Last Sunday a counselor in our bishopric approached me with a request to chair a party committee for our ward’s Autumn Festival, a traditionally well-attended party held in a barn on a farm. A big focus is involving non-members and inactive members, who seem to look forward to the party every year. I immediately said I didn’t think I would be up to it physically, but the counselor powered through and I ended up taking the paper he held listing all the tasks needed for the celebration.

I felt overwhelmed and ill immediately, thinking of all the party planning entailed. I knew I could do it and that I would be good at it. I had a lot of ideas immediately; a flash mob! I am particularly gifted at befriending others and have many non-member and inactive friends in the ward. I can be counted on; I keep my word. But I was filled with dread and guilt. I know myself well enough to realize that I’d be flat out for at least two weeks after the party and I wondered how it would affect Thanksgiving and Christmas, a very real concern.

I dumped on myself for the next twelve hours and prayed about it. Then early the next morning, I very clearly remembered saying yes to a calling years ago that I did not feel good about—RS Homemaking counselor. I felt sinful NOT accepting it. I served valiantly for six months in that calling, lost fifteen pounds and hated it. I begged for release and afterward, in hindsight, realized I should have said no when I was first called. I knew what I had to do now. I called that counselor and told him that my serving as chairman of the festival was out of the question.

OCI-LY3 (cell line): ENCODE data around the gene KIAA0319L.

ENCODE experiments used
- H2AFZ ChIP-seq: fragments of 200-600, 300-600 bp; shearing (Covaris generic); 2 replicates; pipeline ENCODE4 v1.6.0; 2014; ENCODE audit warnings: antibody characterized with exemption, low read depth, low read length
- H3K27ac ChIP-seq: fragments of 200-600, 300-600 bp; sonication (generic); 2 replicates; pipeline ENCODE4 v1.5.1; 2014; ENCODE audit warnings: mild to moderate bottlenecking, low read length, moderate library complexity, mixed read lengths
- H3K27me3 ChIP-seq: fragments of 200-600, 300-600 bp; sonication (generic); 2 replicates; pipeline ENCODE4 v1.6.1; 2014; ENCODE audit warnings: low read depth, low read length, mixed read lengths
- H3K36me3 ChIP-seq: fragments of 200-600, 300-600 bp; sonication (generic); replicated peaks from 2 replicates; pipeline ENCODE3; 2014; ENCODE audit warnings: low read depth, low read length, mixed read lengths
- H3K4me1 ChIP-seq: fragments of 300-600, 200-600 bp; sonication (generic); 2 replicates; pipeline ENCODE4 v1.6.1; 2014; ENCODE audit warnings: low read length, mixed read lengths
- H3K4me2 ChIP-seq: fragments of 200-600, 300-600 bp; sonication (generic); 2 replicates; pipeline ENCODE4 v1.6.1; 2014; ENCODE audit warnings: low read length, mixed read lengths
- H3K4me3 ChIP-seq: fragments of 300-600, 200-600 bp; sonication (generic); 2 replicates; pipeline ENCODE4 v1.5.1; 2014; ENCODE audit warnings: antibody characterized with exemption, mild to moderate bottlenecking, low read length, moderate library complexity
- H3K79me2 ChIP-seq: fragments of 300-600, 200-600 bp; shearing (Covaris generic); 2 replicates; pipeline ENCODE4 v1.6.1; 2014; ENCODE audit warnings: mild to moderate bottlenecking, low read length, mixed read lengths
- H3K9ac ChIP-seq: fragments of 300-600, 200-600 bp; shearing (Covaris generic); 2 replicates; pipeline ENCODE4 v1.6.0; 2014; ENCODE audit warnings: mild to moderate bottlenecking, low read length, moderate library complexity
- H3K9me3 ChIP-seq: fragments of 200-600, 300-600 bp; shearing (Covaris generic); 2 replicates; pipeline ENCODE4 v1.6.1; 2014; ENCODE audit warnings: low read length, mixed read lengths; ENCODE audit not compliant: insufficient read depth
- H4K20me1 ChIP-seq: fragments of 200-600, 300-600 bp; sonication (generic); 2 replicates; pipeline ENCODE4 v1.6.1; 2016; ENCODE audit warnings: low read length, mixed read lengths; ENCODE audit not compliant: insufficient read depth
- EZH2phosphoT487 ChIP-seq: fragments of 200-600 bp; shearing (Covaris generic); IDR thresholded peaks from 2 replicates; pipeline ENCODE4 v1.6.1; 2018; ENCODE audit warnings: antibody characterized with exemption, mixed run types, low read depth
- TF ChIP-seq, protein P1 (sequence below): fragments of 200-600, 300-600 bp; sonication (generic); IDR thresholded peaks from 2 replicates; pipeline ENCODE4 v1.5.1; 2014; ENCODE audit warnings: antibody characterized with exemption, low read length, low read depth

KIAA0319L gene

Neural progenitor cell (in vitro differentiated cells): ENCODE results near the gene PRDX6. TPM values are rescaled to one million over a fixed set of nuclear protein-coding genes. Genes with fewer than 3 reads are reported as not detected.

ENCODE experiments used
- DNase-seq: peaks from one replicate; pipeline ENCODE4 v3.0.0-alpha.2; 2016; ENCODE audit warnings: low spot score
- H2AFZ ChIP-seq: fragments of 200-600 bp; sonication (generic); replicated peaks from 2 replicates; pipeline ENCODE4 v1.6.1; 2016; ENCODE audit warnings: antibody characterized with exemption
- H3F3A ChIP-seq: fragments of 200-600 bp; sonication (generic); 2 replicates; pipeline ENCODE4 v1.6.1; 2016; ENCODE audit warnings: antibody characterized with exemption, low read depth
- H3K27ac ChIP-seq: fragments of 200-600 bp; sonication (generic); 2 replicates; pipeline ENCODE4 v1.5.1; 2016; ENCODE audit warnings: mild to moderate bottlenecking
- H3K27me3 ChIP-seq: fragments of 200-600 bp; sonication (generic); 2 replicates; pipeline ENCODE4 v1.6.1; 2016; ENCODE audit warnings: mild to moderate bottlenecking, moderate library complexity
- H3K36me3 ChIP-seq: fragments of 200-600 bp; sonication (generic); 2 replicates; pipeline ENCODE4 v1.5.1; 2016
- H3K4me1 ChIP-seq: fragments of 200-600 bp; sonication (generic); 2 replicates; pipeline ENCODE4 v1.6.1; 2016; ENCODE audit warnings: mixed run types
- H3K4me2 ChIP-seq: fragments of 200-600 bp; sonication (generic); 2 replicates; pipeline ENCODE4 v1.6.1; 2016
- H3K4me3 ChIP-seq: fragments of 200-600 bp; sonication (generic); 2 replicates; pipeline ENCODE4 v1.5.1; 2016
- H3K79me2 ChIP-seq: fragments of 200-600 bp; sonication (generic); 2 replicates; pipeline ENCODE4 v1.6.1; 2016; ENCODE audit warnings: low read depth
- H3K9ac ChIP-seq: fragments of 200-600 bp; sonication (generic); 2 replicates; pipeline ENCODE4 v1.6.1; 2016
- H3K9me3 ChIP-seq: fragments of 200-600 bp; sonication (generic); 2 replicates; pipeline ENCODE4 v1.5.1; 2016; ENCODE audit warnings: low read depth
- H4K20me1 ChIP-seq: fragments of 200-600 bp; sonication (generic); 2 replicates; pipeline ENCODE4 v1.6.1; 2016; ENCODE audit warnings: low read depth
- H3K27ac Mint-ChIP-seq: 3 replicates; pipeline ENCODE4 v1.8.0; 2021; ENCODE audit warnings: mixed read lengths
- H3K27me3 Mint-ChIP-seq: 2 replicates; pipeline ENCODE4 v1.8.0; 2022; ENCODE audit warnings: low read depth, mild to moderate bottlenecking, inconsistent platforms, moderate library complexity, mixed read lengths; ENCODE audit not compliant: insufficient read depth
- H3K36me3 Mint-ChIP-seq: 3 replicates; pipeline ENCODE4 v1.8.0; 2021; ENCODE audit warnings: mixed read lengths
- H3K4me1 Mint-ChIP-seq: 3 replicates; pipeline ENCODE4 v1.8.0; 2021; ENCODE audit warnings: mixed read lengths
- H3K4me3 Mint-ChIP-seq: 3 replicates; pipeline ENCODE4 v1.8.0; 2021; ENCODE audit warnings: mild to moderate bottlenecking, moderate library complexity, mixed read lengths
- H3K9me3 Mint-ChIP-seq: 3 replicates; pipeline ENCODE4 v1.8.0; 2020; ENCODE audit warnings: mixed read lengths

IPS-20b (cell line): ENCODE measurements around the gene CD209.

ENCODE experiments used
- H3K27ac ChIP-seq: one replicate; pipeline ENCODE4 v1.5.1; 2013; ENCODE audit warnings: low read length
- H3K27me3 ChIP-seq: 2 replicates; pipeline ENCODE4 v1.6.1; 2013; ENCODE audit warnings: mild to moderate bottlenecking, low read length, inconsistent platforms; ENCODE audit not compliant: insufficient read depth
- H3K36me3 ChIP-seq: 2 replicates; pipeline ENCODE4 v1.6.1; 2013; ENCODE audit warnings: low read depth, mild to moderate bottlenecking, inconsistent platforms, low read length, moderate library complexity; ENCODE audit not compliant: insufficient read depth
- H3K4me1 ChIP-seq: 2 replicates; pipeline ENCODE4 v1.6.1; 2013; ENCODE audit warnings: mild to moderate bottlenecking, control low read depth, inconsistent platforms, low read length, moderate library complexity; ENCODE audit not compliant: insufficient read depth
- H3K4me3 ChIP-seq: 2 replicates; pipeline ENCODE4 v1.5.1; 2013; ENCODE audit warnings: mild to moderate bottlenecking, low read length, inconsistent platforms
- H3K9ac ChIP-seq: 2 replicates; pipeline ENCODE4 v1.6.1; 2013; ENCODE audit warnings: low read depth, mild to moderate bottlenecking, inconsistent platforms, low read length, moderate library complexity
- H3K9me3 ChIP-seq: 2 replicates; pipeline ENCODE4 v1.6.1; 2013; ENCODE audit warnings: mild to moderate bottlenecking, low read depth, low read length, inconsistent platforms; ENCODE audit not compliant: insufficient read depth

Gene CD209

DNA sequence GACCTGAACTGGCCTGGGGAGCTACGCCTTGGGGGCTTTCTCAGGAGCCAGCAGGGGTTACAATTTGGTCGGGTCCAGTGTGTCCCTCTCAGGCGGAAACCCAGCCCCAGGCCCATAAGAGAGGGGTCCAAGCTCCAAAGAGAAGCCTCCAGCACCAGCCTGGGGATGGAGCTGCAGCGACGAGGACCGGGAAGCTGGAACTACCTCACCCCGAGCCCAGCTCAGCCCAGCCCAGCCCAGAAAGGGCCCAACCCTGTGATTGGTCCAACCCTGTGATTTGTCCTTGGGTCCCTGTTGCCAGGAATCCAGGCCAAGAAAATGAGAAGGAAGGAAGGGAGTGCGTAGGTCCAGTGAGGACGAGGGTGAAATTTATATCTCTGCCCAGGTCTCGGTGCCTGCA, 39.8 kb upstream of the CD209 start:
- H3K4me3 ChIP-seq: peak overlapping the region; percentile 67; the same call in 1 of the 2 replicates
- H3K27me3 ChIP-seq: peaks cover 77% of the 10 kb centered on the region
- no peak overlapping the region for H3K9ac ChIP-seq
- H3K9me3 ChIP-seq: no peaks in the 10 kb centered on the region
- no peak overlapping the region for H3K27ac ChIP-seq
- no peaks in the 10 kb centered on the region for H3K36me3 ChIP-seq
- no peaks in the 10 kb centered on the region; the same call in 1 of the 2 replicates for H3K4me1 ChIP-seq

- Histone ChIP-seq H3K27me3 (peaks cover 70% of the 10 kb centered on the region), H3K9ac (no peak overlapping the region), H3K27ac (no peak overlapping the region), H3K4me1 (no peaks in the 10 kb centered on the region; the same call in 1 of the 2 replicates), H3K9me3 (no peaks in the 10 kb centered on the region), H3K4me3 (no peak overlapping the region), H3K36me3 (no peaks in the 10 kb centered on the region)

You can’t imagine how relieved I felt when I hung up on that call. And I’m surprised to realize I’ve never said no to a request or a calling before. I’ve never failed to follow through or do my duty. Frankly, I think my life might have been a little better if I had. People, consider your circumstances and if you don’t feel good about it when you’re called to do something, just say no. God will get over the blow.